in the same manner. Great skill
and practice is needed to be a master polisher.
The polishers at Colt were the highest paid workers at that time.
The bluing of the pistols
will be done with two different methods.
The frame, slide, grip safety, mainspring housing, sear, disconnector,
recoil spring guide, and recoil spring plug will be carbona blued.
This process most closely matches the bluing done during the
1911/1912 time frame. The
hammer, trigger thumb safety, slide stop, pins, grip screws, magazine catch,
and magazine catch lock will be heat blued.
We will be using Niter Salts to do this.
The original heat bluing was done over charcoal beds.
The charcoal produced the temperature needed to bring the parts to
the iridescent blue color. The
Niter salts are heated to the proper temperature to produce the same
iridescent blue color. Trying
to use charcoal to do this would require a vast ventilation system to pull
off the carbon monoxide fumes or you would have to do the bluing outdoors.
The last time I checked it gets too darn cold here in Nebraska to do
that during the winter. Not to
mention that the cost of the pistol would increase at least $500 and I
don’t know where you could find anyone who was skilled in this or would be
willing to stand over a glowing bed of charcoal for days to blue all of the
#20. Roll Marking
The roll markings will be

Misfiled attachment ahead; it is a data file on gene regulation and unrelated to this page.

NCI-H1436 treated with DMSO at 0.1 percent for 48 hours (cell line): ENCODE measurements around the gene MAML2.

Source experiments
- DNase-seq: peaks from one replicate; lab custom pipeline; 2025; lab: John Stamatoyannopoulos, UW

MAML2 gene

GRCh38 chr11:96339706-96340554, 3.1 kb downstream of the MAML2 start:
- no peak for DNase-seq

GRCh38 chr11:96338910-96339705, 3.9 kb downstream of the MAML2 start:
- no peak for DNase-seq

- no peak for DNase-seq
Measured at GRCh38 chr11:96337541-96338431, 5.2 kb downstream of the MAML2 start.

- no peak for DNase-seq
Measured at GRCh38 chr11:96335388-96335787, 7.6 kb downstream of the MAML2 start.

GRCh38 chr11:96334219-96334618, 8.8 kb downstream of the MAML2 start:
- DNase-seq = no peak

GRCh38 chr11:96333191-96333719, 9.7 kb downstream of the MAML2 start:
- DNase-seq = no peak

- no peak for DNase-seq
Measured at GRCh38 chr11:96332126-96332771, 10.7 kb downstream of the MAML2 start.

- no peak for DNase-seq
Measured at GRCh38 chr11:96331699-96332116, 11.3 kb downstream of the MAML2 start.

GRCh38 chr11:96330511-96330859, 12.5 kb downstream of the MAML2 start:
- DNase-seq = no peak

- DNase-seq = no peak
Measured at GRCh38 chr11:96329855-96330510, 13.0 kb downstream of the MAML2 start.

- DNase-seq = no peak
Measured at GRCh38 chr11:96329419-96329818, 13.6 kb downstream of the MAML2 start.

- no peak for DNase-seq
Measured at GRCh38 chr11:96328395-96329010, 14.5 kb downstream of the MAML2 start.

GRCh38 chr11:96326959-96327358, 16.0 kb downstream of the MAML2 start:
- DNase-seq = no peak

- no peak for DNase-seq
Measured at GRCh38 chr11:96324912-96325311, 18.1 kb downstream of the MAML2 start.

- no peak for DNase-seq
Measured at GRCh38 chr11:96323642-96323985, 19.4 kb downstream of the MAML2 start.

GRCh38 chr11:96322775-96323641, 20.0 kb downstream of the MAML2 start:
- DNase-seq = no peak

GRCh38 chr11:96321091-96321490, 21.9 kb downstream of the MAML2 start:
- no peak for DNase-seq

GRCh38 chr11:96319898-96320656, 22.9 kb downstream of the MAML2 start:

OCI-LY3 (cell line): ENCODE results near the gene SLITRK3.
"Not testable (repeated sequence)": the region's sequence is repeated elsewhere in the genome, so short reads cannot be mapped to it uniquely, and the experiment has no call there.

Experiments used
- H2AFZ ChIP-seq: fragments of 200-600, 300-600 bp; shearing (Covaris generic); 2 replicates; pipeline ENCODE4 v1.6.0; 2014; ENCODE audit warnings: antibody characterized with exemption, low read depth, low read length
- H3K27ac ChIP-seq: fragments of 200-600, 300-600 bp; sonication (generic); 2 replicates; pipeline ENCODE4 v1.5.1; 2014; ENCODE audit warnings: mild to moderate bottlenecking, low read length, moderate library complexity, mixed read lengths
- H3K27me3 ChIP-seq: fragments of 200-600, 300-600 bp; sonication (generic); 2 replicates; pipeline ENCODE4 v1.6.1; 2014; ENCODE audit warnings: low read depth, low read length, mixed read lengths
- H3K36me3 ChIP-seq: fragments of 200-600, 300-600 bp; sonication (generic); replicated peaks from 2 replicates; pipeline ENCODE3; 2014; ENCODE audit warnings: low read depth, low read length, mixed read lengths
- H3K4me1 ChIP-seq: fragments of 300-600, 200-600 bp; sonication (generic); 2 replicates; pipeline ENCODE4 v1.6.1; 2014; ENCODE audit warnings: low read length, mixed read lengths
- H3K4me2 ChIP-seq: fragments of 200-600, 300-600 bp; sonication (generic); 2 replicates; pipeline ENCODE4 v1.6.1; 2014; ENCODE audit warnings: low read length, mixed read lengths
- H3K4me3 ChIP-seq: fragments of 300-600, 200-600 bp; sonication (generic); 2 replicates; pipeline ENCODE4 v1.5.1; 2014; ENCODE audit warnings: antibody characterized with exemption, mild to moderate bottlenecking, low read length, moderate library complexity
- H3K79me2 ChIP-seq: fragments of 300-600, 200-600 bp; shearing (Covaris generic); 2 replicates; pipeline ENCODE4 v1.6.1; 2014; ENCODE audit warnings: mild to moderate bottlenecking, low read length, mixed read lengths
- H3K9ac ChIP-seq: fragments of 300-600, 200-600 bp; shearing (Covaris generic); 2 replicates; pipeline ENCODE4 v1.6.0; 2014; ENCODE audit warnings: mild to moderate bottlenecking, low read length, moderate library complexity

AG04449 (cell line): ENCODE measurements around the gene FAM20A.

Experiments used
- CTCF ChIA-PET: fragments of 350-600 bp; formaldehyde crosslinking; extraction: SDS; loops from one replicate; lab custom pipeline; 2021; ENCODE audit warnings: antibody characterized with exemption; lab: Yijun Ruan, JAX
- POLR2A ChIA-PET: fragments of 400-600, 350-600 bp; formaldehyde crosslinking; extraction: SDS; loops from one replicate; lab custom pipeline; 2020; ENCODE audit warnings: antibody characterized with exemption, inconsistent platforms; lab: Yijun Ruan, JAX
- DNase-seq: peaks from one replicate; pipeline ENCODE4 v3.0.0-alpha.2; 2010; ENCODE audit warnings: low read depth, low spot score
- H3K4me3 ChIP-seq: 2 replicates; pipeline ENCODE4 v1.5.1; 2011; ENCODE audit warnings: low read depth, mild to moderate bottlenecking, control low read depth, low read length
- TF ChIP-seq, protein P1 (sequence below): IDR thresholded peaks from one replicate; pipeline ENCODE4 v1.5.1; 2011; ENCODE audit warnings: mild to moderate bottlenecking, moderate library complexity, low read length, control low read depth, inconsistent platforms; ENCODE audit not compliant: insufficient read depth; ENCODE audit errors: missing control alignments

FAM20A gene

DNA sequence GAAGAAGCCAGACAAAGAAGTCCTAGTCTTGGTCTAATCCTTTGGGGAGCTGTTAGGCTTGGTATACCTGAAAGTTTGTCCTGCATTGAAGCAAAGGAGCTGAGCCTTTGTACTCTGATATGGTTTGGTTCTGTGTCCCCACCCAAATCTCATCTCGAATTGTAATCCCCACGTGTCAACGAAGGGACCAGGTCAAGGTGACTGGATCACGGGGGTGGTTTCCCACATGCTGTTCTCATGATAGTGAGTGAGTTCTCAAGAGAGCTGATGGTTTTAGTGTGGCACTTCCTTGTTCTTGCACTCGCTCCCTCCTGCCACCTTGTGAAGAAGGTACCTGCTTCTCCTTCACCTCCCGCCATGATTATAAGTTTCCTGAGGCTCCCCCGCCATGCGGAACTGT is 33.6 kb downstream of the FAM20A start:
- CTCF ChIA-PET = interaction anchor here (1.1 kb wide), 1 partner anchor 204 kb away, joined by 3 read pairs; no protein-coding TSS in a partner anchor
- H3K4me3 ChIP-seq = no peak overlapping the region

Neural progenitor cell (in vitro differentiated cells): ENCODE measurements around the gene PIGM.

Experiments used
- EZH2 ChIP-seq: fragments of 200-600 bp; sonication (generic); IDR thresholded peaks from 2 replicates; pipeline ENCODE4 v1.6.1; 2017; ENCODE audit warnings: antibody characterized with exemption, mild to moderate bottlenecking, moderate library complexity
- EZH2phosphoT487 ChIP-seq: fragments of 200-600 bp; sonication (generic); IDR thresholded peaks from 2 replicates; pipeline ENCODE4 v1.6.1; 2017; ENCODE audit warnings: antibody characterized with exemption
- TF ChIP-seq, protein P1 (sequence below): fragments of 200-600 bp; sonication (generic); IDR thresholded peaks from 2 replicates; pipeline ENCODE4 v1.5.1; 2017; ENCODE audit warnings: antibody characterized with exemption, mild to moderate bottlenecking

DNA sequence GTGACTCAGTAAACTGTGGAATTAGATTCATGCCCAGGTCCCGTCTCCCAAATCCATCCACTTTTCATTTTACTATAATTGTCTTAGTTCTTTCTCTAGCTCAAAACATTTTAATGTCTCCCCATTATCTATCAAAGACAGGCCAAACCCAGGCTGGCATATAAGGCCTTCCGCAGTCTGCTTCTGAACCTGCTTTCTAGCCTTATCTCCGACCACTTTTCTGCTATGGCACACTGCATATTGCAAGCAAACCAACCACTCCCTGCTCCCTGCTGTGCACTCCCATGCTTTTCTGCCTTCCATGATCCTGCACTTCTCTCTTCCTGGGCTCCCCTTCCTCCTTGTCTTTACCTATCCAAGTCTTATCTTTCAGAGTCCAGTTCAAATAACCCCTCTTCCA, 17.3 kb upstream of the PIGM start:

the same as the originals other than the Colt name and logo.
Cylinder & Slide Inc. will replace the COLT’S PT.F.A.MFG.CO.
FREMONT,NE,U.S.A. will replace the Hartford address.
The Colt logo will be replaced by a specially designed Cylinder &
Slide Logo. The fonts used for the original markings will be duplicated
as closely as possible. The
serial numbers will be hand stamped in front of the slide stop hole on the
right side of the dust cover as the originals were for the 100 pistols that
will be marked MODEL 1911 US ARMY. The
10 pistols that will be marked MODEL 1911 US NAVY will have their serial
numbers stamped in front of the slide stop pin on the right side starting
with 501 and ending with 510. There
will also be 5 pistols made that will be marked MODEL 1911 USMC.
There were never any 1911 pistols marked this way but I felt that
there must be at least 5 Marines who would want one. The 5 pistols marked USMC well have their serial numbers
stamped in front of the slide stop pin starting with 3501 and ending with
3505. The serial numbers on the
US NAVY and USMC pistols represent the first serial numbers assigned to
The pistols will be shipped
in the original style two piece brown Kraft paper covered boxes wrapped in
heavy brown waxed paper.
do not ask me to change any of the features of these 115 pistols.
I have worked too long and too hard to make these as close to the
originals as possible. I will
not make any changes. I will
have 25 extra pistols that I can customize any way that you might like to
include special serial numbers. I
will be happy to quote those on an individual basis.
These pistols will be built
with extreme care and patience. Please
do not order one and then become impatient with me.
I will not be rushed! I
hope to complete the entire run in 18 months. I have been assigning numbers
as the orders have been received. If
you desire a specific number and it is still available, there will be an
extra $250 charge.
reproduction pistols are $5000 each with a $2500 deposit due upon order.
I could go on and on about
all of the tiny little things that I have found out about the early 1911
pistols but there just isn’t room or time here.
I have been fortunate to have been loaned #305, #469, #C67, and
several later pistols for complete examination. I would like to thank those